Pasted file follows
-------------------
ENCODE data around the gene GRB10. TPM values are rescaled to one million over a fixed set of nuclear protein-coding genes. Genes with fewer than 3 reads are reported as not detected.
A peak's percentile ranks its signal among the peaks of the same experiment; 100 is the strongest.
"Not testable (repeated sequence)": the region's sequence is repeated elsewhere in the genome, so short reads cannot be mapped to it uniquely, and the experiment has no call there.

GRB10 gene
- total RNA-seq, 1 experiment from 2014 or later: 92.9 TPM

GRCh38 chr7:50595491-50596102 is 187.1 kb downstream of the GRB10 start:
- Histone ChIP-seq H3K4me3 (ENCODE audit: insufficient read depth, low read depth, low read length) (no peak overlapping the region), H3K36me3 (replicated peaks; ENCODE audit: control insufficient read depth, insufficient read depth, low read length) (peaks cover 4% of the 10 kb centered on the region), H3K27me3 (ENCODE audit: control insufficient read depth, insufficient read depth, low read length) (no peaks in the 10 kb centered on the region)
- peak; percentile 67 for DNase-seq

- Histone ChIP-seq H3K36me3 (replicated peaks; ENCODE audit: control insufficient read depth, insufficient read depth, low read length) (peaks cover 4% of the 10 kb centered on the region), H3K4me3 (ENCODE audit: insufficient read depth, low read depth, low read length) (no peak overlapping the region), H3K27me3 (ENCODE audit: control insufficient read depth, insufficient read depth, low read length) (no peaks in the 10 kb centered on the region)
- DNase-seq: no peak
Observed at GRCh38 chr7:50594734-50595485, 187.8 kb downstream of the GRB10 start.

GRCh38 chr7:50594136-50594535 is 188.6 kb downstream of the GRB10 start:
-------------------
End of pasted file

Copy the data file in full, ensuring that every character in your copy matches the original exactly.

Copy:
ENCODE data around the gene GRB10. TPM values are rescaled to one million over a fixed set of nuclear protein-coding genes. Genes with fewer than 3 reads are reported as not detected.
A peak's percentile ranks its signal among the peaks of the same experiment; 100 is the strongest.
"Not testable (repeated sequence)": the region's sequence is repeated elsewhere in the genome, so short reads cannot be mapped to it uniquely, and the experiment has no call there.

GRB10 gene
- total RNA-seq, 1 experiment from 2014 or later: 92.9 TPM

GRCh38 chr7:50595491-50596102 is 187.1 kb downstream of the GRB10 start:
- Histone ChIP-seq H3K4me3 (ENCODE audit: insufficient read depth, low read depth, low read length) (no peak overlapping the region), H3K36me3 (replicated peaks; ENCODE audit: control insufficient read depth, insufficient read depth, low read length) (peaks cover 4% of the 10 kb centered on the region), H3K27me3 (ENCODE audit: control insufficient read depth, insufficient read depth, low read length) (no peaks in the 10 kb centered on the region)
- peak; percentile 67 for DNase-seq

- Histone ChIP-seq H3K36me3 (replicated peaks; ENCODE audit: control insufficient read depth, insufficient read depth, low read length) (peaks cover 4% of the 10 kb centered on the region), H3K4me3 (ENCODE audit: insufficient read depth, low read depth, low read length) (no peak overlapping the region), H3K27me3 (ENCODE audit: control insufficient read depth, insufficient read depth, low read length) (no peaks in the 10 kb centered on the region)
- DNase-seq: no peak
Observed at GRCh38 chr7:50594734-50595485, 187.8 kb downstream of the GRB10 start.

GRCh38 chr7:50594136-50594535 is 188.6 kb downstream of the GRB10 start: